Admit it: You might be wrong.
Yes, you have a strong view about whether the nuclear deal signed with Iran this month will spell catastrophe for Israel, or whether it’s the best of a range of bad options for dealing with Iran’s apparent pursuit of a nuclear weapon.
But we can’t predict the future, so we can’t know for sure whether this deal will be more or less effective at slowing Iran’s path to a bomb than the other options: a military strike on Iran’s nuclear facilities, or rejecting this deal and hoping the world upholds sanctions and a more yielding Iran returns to the negotiating table before it can build a bomb.
We can’t say with certainty which scenario endangers more Israeli lives: approval of the deal because Iran will use cash from the sanctions easing to bolster Israel’s enemies, or a military strike on Iran’s nuclear facilities that likely would result in a war between Israel and Iran (and its regional proxies, like Hizbullah), or rejecting the deal and taking the risk that Iran acquires a bomb rather than renegotiates.
Not all issues are like this. Same-sex marriage, health-care reform, abortion laws — these are all ideological issues. But the Iran deal is a practical debate. We all agree on the goal: a secure Israel and a safer world. The question is over which path is more likely to get us there.
Why is it important to acknowledge the impossibility of knowing which course of action will lead to greater security for Israel and the world? So we can conduct this debate with respect, free of vitriol or ridicule, and without maligning the motives of those who disagree with us.
Consider the following. Those who say the deal will make things worse make several key predictions:
• Iran will take the windfall it will gain from the easing of sanctions to fuel its proxies in the region: Hizbullah in Lebanon, the Assad regime in Syria, and the Houthi rebels in Yemen, to name just a few.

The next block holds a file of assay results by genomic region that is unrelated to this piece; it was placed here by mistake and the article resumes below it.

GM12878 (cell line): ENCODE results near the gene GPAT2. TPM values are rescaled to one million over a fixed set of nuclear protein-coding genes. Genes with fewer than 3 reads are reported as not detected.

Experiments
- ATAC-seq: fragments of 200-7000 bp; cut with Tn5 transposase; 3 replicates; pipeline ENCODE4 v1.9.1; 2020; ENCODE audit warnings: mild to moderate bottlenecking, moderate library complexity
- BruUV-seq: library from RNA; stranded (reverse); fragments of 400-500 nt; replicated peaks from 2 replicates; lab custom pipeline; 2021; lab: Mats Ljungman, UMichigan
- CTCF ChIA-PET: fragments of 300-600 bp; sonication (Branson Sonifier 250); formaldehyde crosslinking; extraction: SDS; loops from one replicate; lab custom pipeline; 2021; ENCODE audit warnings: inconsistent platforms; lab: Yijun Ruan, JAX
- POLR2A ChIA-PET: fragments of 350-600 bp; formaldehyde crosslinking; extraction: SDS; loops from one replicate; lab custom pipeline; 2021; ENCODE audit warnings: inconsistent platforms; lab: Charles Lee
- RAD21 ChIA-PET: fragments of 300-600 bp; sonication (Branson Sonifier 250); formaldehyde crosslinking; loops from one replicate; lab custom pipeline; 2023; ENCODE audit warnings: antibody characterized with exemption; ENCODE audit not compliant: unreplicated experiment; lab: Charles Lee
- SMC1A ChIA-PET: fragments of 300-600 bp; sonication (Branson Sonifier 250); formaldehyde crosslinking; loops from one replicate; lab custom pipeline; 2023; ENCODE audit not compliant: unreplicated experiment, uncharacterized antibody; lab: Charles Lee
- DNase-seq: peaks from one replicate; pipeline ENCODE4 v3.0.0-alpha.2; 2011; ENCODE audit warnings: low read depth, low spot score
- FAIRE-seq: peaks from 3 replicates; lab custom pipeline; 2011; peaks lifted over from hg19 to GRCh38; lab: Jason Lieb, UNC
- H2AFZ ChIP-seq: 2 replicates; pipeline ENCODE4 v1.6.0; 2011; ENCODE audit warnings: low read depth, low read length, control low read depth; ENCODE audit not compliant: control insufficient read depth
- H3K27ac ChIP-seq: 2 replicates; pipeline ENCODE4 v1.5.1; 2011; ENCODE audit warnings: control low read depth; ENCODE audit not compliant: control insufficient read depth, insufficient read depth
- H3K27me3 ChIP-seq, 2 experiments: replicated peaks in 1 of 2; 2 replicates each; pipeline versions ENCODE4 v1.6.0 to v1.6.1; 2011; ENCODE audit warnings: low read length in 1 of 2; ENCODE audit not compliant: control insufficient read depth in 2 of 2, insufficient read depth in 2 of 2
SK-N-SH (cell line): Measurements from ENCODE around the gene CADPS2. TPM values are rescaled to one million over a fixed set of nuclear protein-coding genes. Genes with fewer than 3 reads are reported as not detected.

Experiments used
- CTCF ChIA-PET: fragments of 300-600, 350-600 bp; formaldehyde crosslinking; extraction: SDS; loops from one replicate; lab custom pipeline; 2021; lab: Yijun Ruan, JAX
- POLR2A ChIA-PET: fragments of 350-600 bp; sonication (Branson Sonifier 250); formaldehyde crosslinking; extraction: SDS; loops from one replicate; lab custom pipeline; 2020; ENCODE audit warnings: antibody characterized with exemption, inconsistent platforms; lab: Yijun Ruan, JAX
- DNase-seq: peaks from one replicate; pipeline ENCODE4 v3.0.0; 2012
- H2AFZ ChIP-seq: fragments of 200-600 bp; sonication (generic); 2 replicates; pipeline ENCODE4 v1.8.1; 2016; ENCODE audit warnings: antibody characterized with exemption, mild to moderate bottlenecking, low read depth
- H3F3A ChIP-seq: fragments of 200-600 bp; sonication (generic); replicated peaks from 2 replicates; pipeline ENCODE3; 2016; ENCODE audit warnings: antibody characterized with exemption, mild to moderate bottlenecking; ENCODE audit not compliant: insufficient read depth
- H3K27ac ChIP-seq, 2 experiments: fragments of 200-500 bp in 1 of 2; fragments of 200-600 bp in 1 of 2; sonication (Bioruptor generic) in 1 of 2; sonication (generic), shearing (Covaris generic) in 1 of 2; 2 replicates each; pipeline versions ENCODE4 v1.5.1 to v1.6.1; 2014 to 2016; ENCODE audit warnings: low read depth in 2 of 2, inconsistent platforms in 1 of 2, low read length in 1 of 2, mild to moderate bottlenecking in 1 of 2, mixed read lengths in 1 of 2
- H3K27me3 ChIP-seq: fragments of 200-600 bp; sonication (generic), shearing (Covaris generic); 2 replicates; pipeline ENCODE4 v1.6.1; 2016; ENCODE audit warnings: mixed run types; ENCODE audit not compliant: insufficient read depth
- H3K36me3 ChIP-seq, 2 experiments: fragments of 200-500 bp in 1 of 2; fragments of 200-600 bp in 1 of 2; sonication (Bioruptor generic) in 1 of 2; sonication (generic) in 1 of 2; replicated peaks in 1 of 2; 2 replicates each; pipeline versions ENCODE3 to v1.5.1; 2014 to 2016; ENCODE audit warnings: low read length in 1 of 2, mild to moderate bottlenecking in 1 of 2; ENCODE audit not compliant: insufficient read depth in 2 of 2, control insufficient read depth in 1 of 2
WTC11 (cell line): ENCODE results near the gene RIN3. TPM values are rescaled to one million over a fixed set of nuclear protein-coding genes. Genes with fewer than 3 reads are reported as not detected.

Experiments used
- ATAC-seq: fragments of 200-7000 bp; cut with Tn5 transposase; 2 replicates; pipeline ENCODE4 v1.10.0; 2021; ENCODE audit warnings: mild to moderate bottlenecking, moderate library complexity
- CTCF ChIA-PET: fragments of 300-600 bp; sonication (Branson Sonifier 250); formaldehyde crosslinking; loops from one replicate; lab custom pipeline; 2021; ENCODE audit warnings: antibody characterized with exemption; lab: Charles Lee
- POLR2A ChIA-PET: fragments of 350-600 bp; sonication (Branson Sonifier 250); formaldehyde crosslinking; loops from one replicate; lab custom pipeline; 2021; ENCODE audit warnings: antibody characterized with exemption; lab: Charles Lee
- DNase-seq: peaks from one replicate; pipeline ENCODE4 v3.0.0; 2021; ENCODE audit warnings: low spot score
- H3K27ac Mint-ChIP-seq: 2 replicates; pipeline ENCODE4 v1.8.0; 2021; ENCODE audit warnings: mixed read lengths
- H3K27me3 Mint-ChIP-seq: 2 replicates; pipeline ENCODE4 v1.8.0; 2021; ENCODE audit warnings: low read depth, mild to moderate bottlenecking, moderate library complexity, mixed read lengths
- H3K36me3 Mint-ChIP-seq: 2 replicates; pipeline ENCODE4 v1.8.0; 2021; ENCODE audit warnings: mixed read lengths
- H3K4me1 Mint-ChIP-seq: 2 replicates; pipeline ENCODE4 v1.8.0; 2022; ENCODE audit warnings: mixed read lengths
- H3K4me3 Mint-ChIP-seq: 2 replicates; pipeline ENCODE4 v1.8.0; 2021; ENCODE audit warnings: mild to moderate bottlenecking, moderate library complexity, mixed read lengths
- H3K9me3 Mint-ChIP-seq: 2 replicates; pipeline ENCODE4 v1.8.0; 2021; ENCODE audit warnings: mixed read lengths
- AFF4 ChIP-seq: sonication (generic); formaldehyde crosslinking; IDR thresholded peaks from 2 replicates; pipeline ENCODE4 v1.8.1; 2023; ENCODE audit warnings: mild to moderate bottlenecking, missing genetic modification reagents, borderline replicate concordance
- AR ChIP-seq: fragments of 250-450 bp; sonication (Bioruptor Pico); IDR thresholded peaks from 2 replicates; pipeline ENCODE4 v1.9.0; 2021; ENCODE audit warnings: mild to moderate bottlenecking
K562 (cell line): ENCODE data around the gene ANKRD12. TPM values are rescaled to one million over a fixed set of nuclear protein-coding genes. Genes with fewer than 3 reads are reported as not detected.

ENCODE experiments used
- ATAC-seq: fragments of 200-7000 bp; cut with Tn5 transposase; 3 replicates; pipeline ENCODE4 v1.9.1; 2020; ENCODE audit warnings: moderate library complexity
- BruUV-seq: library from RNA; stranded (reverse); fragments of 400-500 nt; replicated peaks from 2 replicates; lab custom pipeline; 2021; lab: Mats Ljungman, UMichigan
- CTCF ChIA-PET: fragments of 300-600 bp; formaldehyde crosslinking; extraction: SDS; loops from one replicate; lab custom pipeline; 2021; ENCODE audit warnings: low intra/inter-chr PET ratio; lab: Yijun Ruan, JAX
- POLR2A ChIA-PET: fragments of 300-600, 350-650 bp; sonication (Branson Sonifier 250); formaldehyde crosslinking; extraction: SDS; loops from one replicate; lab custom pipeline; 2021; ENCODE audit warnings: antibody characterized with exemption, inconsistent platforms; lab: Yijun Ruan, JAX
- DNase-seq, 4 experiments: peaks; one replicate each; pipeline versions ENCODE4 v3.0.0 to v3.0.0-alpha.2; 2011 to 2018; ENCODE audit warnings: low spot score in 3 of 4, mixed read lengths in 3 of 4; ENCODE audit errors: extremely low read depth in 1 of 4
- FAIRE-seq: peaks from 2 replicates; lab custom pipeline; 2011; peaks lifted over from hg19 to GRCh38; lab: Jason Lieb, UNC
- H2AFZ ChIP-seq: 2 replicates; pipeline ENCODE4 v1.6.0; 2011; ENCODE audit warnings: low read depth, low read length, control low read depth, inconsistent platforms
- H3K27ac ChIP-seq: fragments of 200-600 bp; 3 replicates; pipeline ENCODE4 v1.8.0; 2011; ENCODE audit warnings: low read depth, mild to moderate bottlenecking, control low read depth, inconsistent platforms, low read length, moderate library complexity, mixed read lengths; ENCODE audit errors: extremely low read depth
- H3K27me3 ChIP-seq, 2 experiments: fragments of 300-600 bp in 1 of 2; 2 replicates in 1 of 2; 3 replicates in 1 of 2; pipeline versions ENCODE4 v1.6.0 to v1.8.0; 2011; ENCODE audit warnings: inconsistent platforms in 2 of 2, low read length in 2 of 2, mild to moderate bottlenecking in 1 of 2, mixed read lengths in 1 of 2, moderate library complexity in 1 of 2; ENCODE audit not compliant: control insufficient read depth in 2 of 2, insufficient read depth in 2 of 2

• The Iranians will cheat on the deal, and the world either will look the other way or respond too slowly or inadequately.
• Even if the Iranians abide by this deal, they will be able to race to a nuclear weapon once the deal is concluded, and will do so, forever altering the balance of power in the Middle East.
These are all legitimate concerns, and proponents of the deal must account for them. What will the world do to prevent the continued arming of Hizbullah, a terrorist group on Israel’s northern border, by Iran? How will Washington avoid a repeat of the North Korea scenario, where a terrorist regime intent on obtaining the bomb capitalized on the West’s lax implementation of the 1994 nuclear agreement? Even if this agreement freezes Iran’s progress toward a bomb for 10-15 years, what happens then?
Let’s look at the alternatives to the deal:
A better deal
Could the world powers have negotiated a deal that was a little bit better? Maybe. Could they have reached a much better deal, one that would have satisfied critics like the current Israeli prime minister? No way.
It wasn’t just that the deal had to accommodate U.S. demands and Iranian demands. (That’s how negotiations work: America had sanctions in its negotiating arsenal, but the Iranians had their advanced nuclear program in theirs.)The deal also had to reflect the demands of the other countries in the talks. By all accounts, Russia and China did not want any limits on conventional arms sales to Iran. Though the deal’s five-year and eight-year limitations on arms sales are far from ideal, they may have been the best compromise possible.